29 Medtronic Reimbursement Resources Medtronic has resources available to assist your practice with coding and reimbursement considerations: Field Based Health Economics Managers (available for coding and reimbursement education, claims reviews, appeal assistance, meetings with facilities, etc.) Coding Sheets (Procedural and Diagnosis) Financial/Coding Models Dictation Guides Prior Authorization Guides and Sample Letters of Medical Necessity

30 Additional Resources for Physicians Training & Education Patient Awareness & Education Resources Therapy Integration Consultation

31 Summary The condition of OAB is common and persistence and adherence with medication therapy is suboptimal Fecal incontinence is a hidden condition that can severely impact quality of life InterStim is an established therapy with proven long-term clinical efficacy A simple test procedure initiated in the office helps determine whether InterStim Therapy may help restore control over symptoms Reimbursement for InterStim is generally favorable Medtronic offers comprehensive support

32 Important Safety Information Warning: This therapy is not intended for patients with mechanical obstruction such as benign prostatic hypertrophy, cancer, or urethral stricture. InterStim Therapy for Urinary Control is indicated for the treatment of urinary retention and the symptoms of overactive bladder, including urinary urge incontinence and significant symptoms of urgency-frequency alone or in combination, in patients who have failed or could not tolerate more conservative treatments. The following Warning applies only to InterStim Therapy for Urinary Control: InterStim® Therapy for Bowel Control is indicated for the treatment of chronic fecal incontinence in patients who have failed or are not candidates for more conservative treatments. Contraindications for Urinary Control and for Bowel Control: Diathermy. Patients who have not demonstrated an appropriate response to test stimulation or are unable to operate the neurostimulator. Precautions/Adverse Events: For Urinary Control: Safety and effectiveness have not been established for bilateral stimulation; pregnancy, unborn fetus, and delivery; pediatric use under the age of 16; or for patients with neurological disease origins such as multiple sclerosis. For Bowel Control: Safety and effectiveness have not been established for bilateral stimulation; pregnancy, unborn fetus, and delivery; pediatric use under the age of 18; or for patients with progressive, systemic neurological diseases. For Urinary Control and for Bowel Control: The system may be affected by or adversely affect cardiac devices, electrocautery, defibrillators, ultrasonic equipment, radiation therapy, MRI, theft detectors/ screening devices. Adverse events include pain at the implant sites, new pain, lead migration, infection, technical or device problems, adverse change in bowel or voiding function, and undesirable stimulation or sensations, including jolting or shock sensations. For full prescribing information, please call Medtronic at and/or consult Medtronic’s website at Product technical manual must be reviewed prior to use for detailed disclosure.www.medtronic.com USA Rx Only. Rev 0409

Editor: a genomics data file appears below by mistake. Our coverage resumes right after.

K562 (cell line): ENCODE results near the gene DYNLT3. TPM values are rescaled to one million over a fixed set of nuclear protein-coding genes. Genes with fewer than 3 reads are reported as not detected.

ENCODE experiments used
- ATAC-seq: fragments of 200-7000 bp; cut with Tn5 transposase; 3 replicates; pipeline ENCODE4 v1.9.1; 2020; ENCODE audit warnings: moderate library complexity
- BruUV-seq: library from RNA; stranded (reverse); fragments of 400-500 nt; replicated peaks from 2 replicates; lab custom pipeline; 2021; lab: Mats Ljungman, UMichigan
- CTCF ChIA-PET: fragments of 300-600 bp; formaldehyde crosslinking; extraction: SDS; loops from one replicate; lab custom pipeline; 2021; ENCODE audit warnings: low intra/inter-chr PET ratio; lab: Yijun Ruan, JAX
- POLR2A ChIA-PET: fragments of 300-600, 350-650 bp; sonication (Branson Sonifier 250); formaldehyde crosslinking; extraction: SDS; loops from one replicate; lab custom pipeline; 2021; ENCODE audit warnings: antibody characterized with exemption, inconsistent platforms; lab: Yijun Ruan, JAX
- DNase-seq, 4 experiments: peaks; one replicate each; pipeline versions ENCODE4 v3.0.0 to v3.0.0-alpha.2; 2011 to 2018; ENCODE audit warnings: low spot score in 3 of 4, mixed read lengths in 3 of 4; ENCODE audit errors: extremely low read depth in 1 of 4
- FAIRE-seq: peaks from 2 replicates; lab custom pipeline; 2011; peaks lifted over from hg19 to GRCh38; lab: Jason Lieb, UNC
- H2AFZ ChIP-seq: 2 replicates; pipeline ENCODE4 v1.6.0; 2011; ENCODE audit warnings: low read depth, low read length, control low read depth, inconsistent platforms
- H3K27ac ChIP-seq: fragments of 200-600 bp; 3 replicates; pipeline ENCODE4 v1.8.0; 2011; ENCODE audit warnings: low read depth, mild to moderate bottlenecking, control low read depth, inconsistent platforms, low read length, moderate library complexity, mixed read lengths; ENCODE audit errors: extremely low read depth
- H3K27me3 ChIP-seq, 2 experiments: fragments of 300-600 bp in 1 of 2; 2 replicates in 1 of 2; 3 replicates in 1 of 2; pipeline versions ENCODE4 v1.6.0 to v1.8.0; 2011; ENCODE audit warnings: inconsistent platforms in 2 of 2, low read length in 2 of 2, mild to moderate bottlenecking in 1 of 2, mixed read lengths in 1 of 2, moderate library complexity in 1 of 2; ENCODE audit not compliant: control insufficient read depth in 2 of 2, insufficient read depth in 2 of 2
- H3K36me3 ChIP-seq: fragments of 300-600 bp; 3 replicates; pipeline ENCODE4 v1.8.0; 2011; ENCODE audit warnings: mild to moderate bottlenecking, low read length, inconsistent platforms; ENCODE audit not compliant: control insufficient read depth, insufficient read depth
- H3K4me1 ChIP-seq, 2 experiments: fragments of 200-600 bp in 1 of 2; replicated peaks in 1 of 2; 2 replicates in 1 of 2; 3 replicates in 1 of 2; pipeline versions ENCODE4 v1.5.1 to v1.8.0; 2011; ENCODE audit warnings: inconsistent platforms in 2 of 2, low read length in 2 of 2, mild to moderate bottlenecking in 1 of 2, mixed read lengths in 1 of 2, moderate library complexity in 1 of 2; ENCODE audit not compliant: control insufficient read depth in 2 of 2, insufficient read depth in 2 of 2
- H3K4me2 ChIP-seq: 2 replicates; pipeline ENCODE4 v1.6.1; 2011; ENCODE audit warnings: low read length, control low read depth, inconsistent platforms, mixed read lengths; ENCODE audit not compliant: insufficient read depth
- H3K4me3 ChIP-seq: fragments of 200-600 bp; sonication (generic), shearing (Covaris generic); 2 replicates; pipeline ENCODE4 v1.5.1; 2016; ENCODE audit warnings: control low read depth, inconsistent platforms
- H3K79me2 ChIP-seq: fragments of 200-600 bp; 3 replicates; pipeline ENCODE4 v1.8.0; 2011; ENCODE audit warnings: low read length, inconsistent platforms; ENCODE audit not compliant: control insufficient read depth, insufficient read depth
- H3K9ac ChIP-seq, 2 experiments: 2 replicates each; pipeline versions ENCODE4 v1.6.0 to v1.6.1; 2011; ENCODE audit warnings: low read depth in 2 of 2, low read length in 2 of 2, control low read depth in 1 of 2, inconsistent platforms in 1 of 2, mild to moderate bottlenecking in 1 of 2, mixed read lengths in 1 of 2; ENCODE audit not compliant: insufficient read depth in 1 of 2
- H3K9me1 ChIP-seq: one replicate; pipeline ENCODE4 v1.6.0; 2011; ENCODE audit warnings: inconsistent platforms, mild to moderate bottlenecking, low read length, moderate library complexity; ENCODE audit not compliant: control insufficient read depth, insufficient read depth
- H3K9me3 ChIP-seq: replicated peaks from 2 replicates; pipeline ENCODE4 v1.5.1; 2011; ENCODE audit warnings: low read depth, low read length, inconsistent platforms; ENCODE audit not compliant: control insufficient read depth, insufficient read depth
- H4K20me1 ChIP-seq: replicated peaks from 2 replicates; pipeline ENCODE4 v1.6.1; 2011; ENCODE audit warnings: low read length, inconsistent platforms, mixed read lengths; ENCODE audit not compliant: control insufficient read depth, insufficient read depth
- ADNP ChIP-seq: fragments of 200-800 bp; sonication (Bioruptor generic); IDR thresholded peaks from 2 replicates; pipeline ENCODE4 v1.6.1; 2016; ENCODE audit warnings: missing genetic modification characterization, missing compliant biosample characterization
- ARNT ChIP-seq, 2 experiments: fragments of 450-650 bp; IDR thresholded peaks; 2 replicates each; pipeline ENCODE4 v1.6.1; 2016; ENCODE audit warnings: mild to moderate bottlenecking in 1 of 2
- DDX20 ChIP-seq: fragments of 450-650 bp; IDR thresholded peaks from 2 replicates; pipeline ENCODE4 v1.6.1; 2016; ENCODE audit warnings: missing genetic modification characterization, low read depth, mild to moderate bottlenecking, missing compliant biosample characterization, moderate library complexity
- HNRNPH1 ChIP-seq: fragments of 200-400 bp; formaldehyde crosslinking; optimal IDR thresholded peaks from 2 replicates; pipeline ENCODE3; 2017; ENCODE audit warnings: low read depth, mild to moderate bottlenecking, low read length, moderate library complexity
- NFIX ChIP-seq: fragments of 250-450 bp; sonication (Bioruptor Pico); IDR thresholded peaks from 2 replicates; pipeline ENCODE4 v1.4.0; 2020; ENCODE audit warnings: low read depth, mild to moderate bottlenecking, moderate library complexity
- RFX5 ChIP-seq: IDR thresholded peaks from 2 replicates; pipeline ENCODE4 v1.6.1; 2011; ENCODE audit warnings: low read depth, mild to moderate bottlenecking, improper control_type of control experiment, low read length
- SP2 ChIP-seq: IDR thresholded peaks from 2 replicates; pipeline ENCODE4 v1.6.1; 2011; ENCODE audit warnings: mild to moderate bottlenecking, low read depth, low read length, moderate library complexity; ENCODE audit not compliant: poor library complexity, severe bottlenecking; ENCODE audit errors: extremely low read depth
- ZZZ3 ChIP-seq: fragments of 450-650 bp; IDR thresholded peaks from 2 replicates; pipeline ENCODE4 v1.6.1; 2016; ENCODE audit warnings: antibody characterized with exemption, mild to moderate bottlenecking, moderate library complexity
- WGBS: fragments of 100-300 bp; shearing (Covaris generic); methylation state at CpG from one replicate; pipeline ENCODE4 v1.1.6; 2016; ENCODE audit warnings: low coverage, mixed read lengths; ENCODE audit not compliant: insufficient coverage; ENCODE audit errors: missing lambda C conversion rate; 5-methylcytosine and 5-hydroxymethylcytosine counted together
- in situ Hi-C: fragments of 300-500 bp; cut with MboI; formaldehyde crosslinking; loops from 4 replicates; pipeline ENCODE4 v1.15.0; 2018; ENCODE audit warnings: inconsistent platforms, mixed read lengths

33 Questions? To take the next step: Contact your local Medtronic Representative or Call the clinician services line: